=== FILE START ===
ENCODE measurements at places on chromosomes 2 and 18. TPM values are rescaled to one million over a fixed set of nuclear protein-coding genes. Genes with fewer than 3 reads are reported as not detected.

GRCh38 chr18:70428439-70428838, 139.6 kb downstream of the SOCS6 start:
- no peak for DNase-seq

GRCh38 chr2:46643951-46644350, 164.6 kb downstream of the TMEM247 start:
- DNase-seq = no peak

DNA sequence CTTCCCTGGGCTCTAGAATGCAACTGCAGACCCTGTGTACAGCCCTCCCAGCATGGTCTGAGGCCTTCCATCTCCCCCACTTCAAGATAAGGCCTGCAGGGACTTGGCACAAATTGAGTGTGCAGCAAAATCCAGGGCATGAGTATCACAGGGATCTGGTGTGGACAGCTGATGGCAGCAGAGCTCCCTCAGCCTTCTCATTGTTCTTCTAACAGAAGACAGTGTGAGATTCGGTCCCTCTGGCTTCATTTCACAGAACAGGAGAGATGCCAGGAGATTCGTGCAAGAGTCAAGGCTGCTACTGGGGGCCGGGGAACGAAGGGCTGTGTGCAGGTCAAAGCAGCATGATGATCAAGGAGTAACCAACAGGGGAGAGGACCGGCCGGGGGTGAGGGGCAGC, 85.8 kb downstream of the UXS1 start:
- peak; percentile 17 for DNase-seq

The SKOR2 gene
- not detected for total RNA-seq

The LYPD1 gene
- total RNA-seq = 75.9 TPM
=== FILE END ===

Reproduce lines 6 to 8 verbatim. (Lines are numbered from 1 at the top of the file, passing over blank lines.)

DNA sequence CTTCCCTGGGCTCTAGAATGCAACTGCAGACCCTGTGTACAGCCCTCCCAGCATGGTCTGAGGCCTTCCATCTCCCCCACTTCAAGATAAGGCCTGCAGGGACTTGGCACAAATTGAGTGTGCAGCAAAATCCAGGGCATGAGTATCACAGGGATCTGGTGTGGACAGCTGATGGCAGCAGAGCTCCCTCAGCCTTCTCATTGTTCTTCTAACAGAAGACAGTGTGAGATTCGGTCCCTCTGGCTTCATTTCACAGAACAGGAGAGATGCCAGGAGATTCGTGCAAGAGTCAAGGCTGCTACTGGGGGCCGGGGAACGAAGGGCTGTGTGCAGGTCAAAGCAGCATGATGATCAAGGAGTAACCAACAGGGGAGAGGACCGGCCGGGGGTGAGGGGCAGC, 85.8 kb downstream of the UXS1 start:
- peak; percentile 17 for DNase-seq

The SKOR2 gene